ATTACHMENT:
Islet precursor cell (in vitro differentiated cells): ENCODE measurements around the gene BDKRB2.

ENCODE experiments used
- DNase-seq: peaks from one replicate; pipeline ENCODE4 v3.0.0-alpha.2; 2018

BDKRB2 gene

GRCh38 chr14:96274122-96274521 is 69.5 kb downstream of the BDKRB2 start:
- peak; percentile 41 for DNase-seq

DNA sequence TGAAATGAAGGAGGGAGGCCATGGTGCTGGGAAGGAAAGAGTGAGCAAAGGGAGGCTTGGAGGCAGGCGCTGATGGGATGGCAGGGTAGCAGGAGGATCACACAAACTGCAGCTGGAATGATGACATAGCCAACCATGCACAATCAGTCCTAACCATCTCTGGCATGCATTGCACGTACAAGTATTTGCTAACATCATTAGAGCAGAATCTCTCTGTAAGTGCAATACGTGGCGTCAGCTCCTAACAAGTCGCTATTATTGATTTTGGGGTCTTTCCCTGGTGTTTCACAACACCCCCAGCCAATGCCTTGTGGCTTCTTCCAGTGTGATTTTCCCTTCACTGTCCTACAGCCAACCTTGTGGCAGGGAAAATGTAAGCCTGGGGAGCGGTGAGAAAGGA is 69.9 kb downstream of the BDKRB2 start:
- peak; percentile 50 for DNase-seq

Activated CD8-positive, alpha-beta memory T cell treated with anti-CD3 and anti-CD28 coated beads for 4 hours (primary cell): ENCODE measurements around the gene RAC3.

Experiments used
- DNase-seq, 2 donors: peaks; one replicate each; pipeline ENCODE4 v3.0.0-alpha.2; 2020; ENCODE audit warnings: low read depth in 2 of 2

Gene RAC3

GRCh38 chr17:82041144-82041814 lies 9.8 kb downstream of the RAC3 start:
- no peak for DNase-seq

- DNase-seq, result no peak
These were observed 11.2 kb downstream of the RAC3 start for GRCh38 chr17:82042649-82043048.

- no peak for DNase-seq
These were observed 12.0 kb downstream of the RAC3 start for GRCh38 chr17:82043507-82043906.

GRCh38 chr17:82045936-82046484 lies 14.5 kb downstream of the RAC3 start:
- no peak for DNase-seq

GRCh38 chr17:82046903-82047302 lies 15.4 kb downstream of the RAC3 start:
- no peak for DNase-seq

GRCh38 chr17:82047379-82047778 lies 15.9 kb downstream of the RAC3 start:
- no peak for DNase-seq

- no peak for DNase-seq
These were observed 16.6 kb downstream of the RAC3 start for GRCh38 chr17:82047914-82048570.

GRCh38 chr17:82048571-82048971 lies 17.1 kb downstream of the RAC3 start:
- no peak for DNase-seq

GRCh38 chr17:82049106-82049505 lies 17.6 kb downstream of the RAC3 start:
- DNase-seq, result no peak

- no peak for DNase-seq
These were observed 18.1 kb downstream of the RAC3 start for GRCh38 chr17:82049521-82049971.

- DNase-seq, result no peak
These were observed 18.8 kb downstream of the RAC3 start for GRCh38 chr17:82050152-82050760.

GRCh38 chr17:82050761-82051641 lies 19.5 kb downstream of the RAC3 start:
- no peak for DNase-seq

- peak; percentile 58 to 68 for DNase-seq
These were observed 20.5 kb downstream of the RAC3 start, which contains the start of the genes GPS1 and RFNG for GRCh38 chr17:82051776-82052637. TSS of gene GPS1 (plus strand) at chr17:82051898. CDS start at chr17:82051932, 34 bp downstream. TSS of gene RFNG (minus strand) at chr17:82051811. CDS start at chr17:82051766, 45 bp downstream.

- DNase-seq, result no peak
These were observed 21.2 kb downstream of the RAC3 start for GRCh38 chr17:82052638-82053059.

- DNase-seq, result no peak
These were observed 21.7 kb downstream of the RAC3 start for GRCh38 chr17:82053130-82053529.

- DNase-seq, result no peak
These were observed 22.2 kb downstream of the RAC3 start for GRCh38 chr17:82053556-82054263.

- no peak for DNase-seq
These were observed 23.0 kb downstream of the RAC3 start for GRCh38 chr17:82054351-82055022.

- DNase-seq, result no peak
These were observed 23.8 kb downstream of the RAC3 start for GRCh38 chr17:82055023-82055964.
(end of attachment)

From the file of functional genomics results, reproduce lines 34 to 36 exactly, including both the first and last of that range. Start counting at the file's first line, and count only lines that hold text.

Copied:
These were observed 18.8 kb downstream of the RAC3 start for GRCh38 chr17:82050152-82050760.

GRCh38 chr17:82050761-82051641 lies 19.5 kb downstream of the RAC3 start:
- no peak for DNase-seq